Forum for Science, Industry and Business

Sponsored by:     3M 
Search our Site:

 

Stop looking for parking spaces: magnetic field sensor can recognize vehicles

15.04.2010
When drivers look for unoccupied parking lots in front of large shopping malls, they often have to drive in circles and spend minutes. Researchers at Saarland University demonstrate how to make the process shorter.

They have developed easy-to-install magnetic field sensors. Unoccupied parking lot locations can be presented on a display. This monitor system has been applied at airports and it can also be used for improving city traffic guidance, so traffic jams before traffic lights will be reduced.

Researchers will demonstrate application possibilities from 19 to 23 April at Hannover Messe at Saarland Research stand (Hall 2, Stand C44).

Each vehicle slightly deforms its surrounding earth's magnetic field due to its metallic components and electronic devices. Magnetic field sensors can detect these small changes. Uwe Hartmann, Professor of Experimental Physics, Saarland University, explains: "These sensors are very sensitive and they can also recognize vehicles at a large distance. In contrast to surveillance cameras, which are influenced by fog or rain, magnetic field sensors are unaffected by weather conditions." One sensor plus necessary electronics is also comparatively cheap and its power consumption is low, so magnetic field sensors can be used in systems to monitor large areas.

In parking garages or on large surfaces in front of shopping malls, magnetic field sensors can precisely recognize locations of unoccupied parking lots. Large displays present the information to customers and there are still places for advertisements on displays. "Also traffic flow can be monitored by these sensors. They can be integrated into traffic light systems, because they can easily identify the vehicle speed", Hartmann says. The researcher sees an additional application in shipping. In this case, magnetic field sensors recognize whether a ship passes the door of a large sluice or not.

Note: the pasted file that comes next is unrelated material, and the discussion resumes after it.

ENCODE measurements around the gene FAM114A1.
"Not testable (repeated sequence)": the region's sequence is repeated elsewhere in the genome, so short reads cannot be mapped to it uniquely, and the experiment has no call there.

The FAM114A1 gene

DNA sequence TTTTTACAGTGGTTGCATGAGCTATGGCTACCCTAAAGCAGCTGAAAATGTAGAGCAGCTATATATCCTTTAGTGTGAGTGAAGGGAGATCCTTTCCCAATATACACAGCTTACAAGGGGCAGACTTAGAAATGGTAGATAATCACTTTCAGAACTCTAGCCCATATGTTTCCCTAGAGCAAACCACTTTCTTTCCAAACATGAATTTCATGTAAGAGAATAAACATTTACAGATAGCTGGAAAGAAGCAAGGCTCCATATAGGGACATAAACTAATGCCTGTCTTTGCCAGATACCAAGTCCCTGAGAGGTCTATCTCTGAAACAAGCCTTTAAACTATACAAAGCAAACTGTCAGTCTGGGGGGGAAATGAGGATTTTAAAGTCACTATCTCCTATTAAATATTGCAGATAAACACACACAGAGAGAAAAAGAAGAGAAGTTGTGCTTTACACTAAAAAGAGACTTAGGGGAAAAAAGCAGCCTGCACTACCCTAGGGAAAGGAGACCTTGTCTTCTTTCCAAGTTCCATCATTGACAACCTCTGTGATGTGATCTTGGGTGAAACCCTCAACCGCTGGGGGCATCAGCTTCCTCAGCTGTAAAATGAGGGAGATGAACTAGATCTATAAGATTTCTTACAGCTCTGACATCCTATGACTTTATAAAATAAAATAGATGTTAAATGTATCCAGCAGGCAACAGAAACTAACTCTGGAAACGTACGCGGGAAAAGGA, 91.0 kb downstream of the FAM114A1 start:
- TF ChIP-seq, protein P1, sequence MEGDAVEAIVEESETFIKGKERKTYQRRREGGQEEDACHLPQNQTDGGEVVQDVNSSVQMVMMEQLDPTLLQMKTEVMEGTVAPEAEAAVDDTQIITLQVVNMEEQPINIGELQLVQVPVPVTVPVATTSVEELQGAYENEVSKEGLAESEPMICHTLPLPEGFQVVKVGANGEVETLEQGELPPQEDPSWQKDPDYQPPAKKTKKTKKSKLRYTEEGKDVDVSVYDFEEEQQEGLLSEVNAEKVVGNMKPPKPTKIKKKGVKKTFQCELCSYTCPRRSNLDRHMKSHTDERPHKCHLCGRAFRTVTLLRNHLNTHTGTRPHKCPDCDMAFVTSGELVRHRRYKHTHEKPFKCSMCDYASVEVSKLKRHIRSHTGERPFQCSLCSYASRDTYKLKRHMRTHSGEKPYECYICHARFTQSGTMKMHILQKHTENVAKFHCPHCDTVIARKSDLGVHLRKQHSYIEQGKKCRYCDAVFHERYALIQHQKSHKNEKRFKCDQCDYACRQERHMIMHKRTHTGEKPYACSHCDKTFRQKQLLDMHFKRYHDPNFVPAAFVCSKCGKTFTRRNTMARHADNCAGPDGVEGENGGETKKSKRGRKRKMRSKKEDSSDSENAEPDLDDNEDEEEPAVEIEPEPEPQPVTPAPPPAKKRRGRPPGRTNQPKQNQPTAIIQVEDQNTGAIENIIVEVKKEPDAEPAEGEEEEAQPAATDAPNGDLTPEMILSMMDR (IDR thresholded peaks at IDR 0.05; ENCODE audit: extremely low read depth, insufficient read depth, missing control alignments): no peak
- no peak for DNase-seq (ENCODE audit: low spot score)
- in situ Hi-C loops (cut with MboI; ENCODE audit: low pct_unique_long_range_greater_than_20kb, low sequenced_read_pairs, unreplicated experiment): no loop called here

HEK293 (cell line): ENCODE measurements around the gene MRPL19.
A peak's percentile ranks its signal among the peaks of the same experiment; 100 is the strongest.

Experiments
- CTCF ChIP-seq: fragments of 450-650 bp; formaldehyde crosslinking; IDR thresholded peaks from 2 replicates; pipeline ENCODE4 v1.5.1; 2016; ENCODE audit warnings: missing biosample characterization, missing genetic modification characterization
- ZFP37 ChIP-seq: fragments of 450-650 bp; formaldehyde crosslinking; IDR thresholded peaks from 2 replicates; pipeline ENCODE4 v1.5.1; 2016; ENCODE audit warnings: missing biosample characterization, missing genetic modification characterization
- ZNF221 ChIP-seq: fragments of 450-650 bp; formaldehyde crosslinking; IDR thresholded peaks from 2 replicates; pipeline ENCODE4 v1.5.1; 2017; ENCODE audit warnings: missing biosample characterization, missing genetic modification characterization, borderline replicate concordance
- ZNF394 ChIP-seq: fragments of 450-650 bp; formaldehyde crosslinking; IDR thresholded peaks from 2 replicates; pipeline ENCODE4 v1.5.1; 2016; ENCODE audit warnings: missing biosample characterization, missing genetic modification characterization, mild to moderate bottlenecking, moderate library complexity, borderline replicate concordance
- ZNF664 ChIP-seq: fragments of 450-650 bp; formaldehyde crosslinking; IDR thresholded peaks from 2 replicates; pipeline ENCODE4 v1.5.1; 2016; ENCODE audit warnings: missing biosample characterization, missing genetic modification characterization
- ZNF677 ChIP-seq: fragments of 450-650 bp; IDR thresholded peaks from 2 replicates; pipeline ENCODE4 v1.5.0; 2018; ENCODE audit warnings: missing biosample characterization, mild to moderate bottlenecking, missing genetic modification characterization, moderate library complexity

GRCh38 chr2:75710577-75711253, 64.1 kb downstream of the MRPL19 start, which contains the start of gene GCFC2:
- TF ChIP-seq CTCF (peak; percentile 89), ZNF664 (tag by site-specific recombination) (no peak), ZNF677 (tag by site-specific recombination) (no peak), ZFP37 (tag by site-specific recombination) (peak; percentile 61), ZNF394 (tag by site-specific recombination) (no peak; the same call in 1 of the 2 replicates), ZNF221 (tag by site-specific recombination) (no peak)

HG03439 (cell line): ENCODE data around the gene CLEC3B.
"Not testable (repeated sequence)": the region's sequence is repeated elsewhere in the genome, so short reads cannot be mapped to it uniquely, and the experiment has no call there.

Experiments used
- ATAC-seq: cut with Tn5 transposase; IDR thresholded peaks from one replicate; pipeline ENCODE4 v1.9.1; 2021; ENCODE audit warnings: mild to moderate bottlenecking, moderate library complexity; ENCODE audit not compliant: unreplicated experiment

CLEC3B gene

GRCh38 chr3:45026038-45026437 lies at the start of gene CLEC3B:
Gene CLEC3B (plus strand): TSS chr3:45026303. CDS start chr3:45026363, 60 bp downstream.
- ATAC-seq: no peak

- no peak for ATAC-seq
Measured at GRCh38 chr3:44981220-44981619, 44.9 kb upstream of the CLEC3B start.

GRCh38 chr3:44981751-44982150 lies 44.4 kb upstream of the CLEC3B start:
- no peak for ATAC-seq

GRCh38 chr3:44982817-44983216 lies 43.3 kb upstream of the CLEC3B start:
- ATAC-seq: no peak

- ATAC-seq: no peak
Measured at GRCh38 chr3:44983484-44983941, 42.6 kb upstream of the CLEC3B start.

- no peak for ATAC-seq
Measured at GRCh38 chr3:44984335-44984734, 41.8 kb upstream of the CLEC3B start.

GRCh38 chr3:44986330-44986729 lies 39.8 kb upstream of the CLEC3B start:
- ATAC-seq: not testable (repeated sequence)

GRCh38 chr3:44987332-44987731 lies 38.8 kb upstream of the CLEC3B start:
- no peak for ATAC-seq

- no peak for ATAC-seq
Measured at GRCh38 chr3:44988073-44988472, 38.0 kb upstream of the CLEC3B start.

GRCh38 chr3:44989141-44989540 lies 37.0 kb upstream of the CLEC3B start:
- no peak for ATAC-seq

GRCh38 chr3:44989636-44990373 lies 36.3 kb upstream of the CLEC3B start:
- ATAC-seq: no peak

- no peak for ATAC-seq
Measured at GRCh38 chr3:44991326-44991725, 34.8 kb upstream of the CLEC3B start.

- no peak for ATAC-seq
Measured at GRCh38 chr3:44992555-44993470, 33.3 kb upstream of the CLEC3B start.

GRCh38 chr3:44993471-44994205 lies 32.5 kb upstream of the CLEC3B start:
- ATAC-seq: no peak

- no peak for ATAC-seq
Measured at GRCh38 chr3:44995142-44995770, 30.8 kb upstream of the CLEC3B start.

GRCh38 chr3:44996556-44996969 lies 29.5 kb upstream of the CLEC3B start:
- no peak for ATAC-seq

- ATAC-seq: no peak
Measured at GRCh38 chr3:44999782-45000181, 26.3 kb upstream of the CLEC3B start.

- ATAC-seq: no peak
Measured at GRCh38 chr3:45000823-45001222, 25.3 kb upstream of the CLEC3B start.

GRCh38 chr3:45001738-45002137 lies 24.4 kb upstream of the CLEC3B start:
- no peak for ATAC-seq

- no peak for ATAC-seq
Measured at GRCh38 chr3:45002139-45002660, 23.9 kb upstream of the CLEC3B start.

In a pilot project, on-road tests of magnetic field sensors have been carried out at Frankfurt, Saarbrücken-Ensheim and Thessaloniki airports. Hartmann warns, "Every year there are several hundred real or near accidents at airports worldwide, due to collisions of aircrafts with other aircrafts or ground vehicles." Magnetic field sensors will prevent those aircrafts from moving too close on their ways to taxiways. "Especially for areas between buildings, where ground radars are not effective or even impossible to achieve, magnetic field sensors can be equipped," the Saarbrücken physicist explains.

In the research project together with Fraport at Frankfurt airport, various applications of magnetic field sensors to maintain safety have been investigated. In this area, further development is still needed before market launch.

Corresponding person:

Prof. Dr. Uwe Hartmann
Chair for Nanostructure Research and Nanotechnology
Saarland University
Tel. +49 (0)681 / 302 3799
Tel. +49 (0)511 / 89 497101 (telephone in stand)
E-Mail: u.hartmann@mx.uni-saarland.de
Information for radio journalists: You can make telephone interviews in studio quality with researchers at Saarland University by using radio-ISDN-codec. Please directly contact the press office +49 (0)681/302-3601 for your interview wish.

Friederike Meyer zu Tittingdorf | idw
Further information:
http://www.uni-saarland.de/fak7/hartmann/
http://www.ismael-project.net
http://www.uni-saarland.de/pressefotos

More articles from Information Technology:

nachricht New epidemic management system combats monkeypox outbreak in Nigeria